The board of directors have the actual power to declare dividends. The board also decides the proportion of profits to be distributed by way dividends. This is the dividend payout ratio. I am a value investor. To me, the dividend is very important. I consider dividend as investor’s wage. Therefore I would like to know what the dividend policy of the company is.
Dividend Policy – Definition
It means the longterm belief or commitment or view guidelines of the company’s management towards distributing the profits of the company to its shareholders by way of dividends. The policy will state under what circumstances can the shareholders expect or not expect dividends. It will also state the financial standards the management will use to decide the dividend.
I discuss the topic only in the context of dividends belonging to equity shareholders, even though the word dividend includes dividends attached to preference shares also,
As I mentioned earlier the power to declare the dividend rests in the hands of the board of directors of a company. Until recently companies were neither required to declare their dividend policy nor they did voluntarily. Boards followed their own rules. Some managements showed a longterm trend of paying handsome dividends. Some boards never paid a penny. Ans some other were stingy in paying dividends.
Things started changing for the good from the year 2016. Finally, the Securities and Exchange Board of India (SEBI) issued guidelines. The government of India also issued an internal circular to companies in which it had major holdings regarding dividend distribution.
SEBI Issued guidelines in July 2016. According to this the top 500 listed companies by their market capitalisation shall:
- Formulate a dividend policy and
- Publish it in the companies’ annual reports and display it on the corporate websites
- The policy shall state the circumstance under which an investor may expect or not expect dividends as well as financial parameters used in deciding the declaration of dividends.
The market capitalisation as on 31st March of every calendar year will decide the top 500 companies.
It also encourages other listed companies not falling in the top 500 bracket to follow the guidance voluntarily.
You can download the full notification by clicking here.
Government Circular to Public Sector Companies
The ministry of finance, the government of India issued an office memorandum. It applies to all central public sector companies (companies in which the government has majority shareholding). The memorandum relates dividend policy.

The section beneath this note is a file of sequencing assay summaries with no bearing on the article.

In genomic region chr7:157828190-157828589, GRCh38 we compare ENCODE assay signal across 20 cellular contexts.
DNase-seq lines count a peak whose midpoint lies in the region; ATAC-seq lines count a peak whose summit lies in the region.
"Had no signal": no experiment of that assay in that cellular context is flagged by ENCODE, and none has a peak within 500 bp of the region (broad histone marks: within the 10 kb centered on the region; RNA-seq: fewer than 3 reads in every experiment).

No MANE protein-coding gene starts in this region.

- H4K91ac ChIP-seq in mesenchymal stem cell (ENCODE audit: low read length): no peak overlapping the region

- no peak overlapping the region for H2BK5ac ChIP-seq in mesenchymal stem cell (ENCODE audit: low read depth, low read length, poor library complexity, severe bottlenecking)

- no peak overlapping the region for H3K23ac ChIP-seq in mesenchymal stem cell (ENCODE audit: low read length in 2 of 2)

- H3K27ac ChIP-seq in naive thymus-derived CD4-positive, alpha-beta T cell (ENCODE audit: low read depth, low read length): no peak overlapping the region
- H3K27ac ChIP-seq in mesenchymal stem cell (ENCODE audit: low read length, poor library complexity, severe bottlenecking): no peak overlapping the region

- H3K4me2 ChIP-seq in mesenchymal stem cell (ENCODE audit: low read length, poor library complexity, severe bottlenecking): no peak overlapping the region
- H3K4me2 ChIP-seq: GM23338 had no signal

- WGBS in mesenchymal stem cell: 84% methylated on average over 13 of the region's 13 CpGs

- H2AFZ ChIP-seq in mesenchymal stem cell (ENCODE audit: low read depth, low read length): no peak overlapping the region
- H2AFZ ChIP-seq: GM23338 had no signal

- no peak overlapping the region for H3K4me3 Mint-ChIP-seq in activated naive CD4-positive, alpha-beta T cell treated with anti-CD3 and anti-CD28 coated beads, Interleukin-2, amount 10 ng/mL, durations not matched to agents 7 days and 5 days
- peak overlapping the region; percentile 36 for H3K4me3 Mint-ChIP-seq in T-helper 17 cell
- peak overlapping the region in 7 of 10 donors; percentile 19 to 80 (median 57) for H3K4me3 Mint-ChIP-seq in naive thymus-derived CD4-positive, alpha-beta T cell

Accordingly, this circular requires:
- The boards shall continue to have autonomy relating to operational matters, as usual
- The government views the declaration of dividends is rather a policy matter
- Therefore, as a major shareholder, the government has a clear say in deciding the dividend to be declared
Building further on the ownership logic the circular requires that:
- A public company shall pay either 30% of the profits or 30% of the equity investment whichever is higher as dividend
- The company shall pay special dividend where there is surplus cash
- Similarly, the company shall consider issuing bonus shares where there are excess cash reserves
- Company shall not fund expansion plans solely through profits but the companies shall resort to borrowing
I disagree with the caveat regarding resorting to borrowings to fund expansion plans and continue to maintain a high dividend payout ratio though.
You can download the government’s official circular by clicking here.
Dividend Policy Examples
Oil and Natural Gas Corporation (ONGC)’s Dividend Policy
ONGC is one of my favourite stocks. It is a member of our Portfolio 2K15 which I use as an example for teaching investing. I reproduce ONGC’s dividend policy inside double quotes.
“Dividends are declared at the Annual General Meeting of the shareholders based on the recommendation by the Board. The Board may recommend dividends, at its discretion, to be paid to our members. The Board may also declare interim dividends. Generally, the factors that may be considered by the Board before making any recommendations for the dividend include, but are not limited to, future capital expenditure plans, profits earned during the financial year, cost of raising funds from alternate sources, cash flow position and applicable taxes including tax on dividend, subject to the Government guidelines described below:
As per the guideline dated February 11, 1998 from the Government of India, all profit-making PSUs which are essentially commercial enterprises should declare the higher of a minimum dividend of 20 percent on equity or a minimum dividend payout of 20 percent of post-tax profit. The minimum dividend pay-out in respect of enterprises in the oil, petroleum, chemical and other infrastructure sectors such as us should be 30 percent of post-tax profits.“
Unfortunately, ONGC’s website is referring to an old guideline of February 1998 instead of the latest one of January 2016.
Please see ONGC’s actual dividend policy here.